Social Security Loopholes Scheduled to Sunset

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Social Security Loopholes Scheduled to Sunset

Congress giveth and Congress taketh away. The Bipartisan Budget Act of 2015 ends two very profitable Social Security optimization techniques that allowed some savvy beneficiaries to take up to $50,000.00 in additional lifetime income. The good news is that some who are at least age 62 by the end of 2015 still preserve some of these planning opportunities.

The new rules make Social Security planning for married couples much less interesting. The most lucrative option that is closing is the choice to file as a spouse first. This option, technically known as a “restricted application” allows eligible beneficiaries to claim spousal benefits while earning Delayed Retirement Credits on their own benefit. Filers must be at Full Retirement Age to access this option and now they must also be age 62 by the end of 2015 to be eligible. Those born after 1/1/1954 will no longer be able to file as a spouse first.

Those who are eligible for divorced spouse benefits – meaning they were previously married for at least 10 years – are also losing the option to take spousal benefits first while continuing to allow their own benefit to grow. If you were born after 1/1/1954 and you are ready to begin claiming benefits, you will only be able to claim the higher of your own benefits or your divorced spousal benefits.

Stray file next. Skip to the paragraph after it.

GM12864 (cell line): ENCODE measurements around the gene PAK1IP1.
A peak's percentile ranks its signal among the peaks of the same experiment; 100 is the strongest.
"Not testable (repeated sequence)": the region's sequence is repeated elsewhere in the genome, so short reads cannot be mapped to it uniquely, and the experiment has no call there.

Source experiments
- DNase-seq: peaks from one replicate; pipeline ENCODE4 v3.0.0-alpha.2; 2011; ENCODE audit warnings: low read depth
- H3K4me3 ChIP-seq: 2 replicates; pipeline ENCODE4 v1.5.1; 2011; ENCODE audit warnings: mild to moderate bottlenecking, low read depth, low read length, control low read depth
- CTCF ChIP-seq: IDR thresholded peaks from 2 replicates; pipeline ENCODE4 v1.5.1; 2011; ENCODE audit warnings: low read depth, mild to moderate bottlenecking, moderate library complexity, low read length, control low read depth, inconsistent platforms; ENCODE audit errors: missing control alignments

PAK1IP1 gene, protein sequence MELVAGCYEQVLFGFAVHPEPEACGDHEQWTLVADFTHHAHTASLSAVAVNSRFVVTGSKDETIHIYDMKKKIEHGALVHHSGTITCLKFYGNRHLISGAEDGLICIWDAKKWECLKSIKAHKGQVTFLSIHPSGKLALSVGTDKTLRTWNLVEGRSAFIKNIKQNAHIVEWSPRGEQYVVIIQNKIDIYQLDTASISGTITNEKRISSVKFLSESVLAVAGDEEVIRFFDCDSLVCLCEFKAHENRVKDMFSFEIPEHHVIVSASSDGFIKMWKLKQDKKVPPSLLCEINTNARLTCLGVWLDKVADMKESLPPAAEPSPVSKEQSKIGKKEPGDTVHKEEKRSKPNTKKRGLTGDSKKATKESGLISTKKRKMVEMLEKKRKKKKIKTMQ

Another option dubbed file and suspend is closing even sooner. Those who are at least age 66 by 4/29/2016 and who plan to delay their own benefits have the next several months to activate the file and suspend strategy. This have-your-cake-and-eat-it-too strategy is utilized when a high income filer wants to maximize his or her own benefits by delaying to age 70 but wishes to allow a spouse to access spousal benefits.

You pursue the file and suspend strategy by filing for your personal benefits and then immediately suspending them. This allows a spouse to claim a spousal benefit while your own benefit continues to earn delayed retirement credits which are maximized by age 70.

There has been a bit of confusion around the sunset of this provision because it isn’t the suspension that is going away. You can continue to voluntarily suspend your own benefits after Full Retirement Age (FRA)* in order to earn 8% per year delayed retirement credits until age 70. What is going away is the ability for your spouse to access spousal benefits during this suspension.

As well as married folks, individual seniors are also losing a valuable benefit on April 29, 2016. Previously, savvy individuals could file and suspend their benefit because this allowed them the possibility to retroactively claim all of the benefits going back to the original suspension. Going forward, no future lump sum payments will be awarded when benefits are reinstated.

Deciding when and how to claim Social Security is one of the more important financial questions that you will make in life. It pays to seek a qualified opinion before you settle on a final strategy. If your financial advisor isn’t an expert in this area, we recommend Social Security Solutions for an optimized plan.

Michael Kitces SS Options Chart
chart by Michael Kitces of the Nerd’s Eye View

*FRA = Full Retirement Age = 66 for those born in 1954 or earlier and scales up to age 67 afterwards

Photo used here under Flickr Creative Commons.

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Matthew Illian was a Wealth Manager at Marotta Wealth Management from 2007 to 2016. He specialized in small business consulting, college planning, and retirement plans.